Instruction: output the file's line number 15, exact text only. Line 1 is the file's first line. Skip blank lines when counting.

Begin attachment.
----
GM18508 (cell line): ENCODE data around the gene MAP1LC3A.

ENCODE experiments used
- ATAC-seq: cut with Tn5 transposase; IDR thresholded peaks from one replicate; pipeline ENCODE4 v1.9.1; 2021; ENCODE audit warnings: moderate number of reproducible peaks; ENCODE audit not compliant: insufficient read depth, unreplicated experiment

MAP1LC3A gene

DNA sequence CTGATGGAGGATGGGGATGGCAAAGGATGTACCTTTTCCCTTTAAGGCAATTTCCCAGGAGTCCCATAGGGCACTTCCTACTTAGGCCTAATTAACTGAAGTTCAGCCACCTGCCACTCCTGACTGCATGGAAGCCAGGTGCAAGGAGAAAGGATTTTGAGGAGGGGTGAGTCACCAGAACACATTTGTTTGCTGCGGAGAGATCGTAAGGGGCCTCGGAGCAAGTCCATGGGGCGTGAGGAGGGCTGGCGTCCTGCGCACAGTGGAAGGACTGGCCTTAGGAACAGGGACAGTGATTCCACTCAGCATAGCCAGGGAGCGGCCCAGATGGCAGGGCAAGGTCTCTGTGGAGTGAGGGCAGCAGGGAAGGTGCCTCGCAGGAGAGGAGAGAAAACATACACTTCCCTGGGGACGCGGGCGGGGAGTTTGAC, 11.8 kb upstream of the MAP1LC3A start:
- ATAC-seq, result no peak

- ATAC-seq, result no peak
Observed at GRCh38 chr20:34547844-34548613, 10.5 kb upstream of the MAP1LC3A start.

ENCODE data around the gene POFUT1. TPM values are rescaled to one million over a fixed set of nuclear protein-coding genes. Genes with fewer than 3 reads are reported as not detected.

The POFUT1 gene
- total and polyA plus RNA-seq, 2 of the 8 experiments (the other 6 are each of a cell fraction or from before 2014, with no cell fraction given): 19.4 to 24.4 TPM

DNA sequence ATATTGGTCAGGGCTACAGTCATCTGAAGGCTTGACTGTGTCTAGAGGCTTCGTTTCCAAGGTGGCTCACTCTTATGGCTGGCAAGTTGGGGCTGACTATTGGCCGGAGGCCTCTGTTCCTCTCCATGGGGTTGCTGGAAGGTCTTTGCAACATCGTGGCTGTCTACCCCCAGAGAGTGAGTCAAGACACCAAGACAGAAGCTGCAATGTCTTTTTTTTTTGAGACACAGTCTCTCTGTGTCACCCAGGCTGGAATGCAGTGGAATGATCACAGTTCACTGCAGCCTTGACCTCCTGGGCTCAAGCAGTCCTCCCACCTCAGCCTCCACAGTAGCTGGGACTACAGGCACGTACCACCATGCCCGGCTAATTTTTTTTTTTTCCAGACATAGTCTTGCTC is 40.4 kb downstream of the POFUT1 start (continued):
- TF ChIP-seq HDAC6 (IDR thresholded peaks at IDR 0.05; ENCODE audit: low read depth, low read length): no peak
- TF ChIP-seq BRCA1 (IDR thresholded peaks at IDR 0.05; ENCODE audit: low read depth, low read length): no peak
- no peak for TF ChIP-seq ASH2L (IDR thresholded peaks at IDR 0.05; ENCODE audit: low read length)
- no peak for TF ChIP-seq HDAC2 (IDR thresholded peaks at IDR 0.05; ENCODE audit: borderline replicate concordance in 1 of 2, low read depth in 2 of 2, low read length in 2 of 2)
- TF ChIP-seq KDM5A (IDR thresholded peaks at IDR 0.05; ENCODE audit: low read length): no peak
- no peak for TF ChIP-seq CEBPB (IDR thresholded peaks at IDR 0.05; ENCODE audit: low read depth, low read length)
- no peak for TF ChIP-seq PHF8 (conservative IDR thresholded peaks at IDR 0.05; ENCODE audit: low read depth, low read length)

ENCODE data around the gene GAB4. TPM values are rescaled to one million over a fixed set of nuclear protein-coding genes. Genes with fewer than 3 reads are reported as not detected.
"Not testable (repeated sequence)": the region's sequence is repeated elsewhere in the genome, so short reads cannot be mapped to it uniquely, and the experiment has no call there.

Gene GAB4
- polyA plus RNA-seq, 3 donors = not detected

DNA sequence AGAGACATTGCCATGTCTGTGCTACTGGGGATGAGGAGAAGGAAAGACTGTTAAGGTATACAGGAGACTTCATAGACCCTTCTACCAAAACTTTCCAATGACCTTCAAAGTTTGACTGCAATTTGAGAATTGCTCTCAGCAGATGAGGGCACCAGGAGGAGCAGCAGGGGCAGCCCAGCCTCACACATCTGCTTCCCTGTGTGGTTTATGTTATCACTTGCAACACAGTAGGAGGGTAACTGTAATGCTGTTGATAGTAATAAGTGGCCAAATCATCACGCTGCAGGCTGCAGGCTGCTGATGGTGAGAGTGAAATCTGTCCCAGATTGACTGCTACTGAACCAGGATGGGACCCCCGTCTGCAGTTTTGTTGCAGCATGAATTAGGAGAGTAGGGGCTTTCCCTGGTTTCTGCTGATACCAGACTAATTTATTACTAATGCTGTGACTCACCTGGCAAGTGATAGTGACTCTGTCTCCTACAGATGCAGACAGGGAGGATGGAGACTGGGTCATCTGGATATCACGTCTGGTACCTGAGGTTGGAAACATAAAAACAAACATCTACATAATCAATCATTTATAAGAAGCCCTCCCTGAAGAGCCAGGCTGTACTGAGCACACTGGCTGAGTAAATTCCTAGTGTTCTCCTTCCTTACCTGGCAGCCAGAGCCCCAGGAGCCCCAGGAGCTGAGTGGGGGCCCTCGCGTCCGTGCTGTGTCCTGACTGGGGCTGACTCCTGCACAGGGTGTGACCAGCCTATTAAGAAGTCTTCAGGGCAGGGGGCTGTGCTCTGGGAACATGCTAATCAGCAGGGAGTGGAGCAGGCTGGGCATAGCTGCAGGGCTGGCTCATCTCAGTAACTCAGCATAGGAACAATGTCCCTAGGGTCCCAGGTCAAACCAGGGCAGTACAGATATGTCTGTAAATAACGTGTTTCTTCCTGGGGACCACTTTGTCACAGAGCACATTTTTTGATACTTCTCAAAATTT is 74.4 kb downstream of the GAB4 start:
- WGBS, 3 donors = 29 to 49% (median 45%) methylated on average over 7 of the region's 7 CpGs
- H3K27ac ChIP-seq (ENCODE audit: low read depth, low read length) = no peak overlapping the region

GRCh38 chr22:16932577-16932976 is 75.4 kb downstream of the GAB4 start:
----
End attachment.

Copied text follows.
- no peak for TF ChIP-seq ASH2L (IDR thresholded peaks at IDR 0.05; ENCODE audit: low read length)